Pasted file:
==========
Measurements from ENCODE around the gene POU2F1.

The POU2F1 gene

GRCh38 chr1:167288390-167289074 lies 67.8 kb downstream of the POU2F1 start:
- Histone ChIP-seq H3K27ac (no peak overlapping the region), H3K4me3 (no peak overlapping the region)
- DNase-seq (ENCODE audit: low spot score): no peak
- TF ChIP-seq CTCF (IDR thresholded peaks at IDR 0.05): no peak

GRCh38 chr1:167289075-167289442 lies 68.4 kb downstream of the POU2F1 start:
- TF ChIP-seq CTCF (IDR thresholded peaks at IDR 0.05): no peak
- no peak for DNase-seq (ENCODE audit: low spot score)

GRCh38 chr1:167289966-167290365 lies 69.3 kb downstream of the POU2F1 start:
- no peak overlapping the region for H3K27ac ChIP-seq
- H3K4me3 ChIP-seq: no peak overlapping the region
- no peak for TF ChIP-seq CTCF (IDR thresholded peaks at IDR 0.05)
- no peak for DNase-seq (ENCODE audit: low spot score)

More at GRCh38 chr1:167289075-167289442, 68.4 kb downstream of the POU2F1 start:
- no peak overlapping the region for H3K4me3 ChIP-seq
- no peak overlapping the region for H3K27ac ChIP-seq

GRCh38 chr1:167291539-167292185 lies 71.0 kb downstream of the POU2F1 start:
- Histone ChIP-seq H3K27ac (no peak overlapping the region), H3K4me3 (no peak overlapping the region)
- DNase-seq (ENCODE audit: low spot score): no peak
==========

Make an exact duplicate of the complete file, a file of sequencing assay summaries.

Measurements from ENCODE around the gene POU2F1.

The POU2F1 gene

GRCh38 chr1:167288390-167289074 lies 67.8 kb downstream of the POU2F1 start:
- Histone ChIP-seq H3K27ac (no peak overlapping the region), H3K4me3 (no peak overlapping the region)
- DNase-seq (ENCODE audit: low spot score): no peak
- TF ChIP-seq CTCF (IDR thresholded peaks at IDR 0.05): no peak

GRCh38 chr1:167289075-167289442 lies 68.4 kb downstream of the POU2F1 start:
- TF ChIP-seq CTCF (IDR thresholded peaks at IDR 0.05): no peak
- no peak for DNase-seq (ENCODE audit: low spot score)

GRCh38 chr1:167289966-167290365 lies 69.3 kb downstream of the POU2F1 start:
- no peak overlapping the region for H3K27ac ChIP-seq
- H3K4me3 ChIP-seq: no peak overlapping the region
- no peak for TF ChIP-seq CTCF (IDR thresholded peaks at IDR 0.05)
- no peak for DNase-seq (ENCODE audit: low spot score)

More at GRCh38 chr1:167289075-167289442, 68.4 kb downstream of the POU2F1 start:
- no peak overlapping the region for H3K4me3 ChIP-seq
- no peak overlapping the region for H3K27ac ChIP-seq

GRCh38 chr1:167291539-167292185 lies 71.0 kb downstream of the POU2F1 start:
- Histone ChIP-seq H3K27ac (no peak overlapping the region), H3K4me3 (no peak overlapping the region)
- DNase-seq (ENCODE audit: low spot score): no peak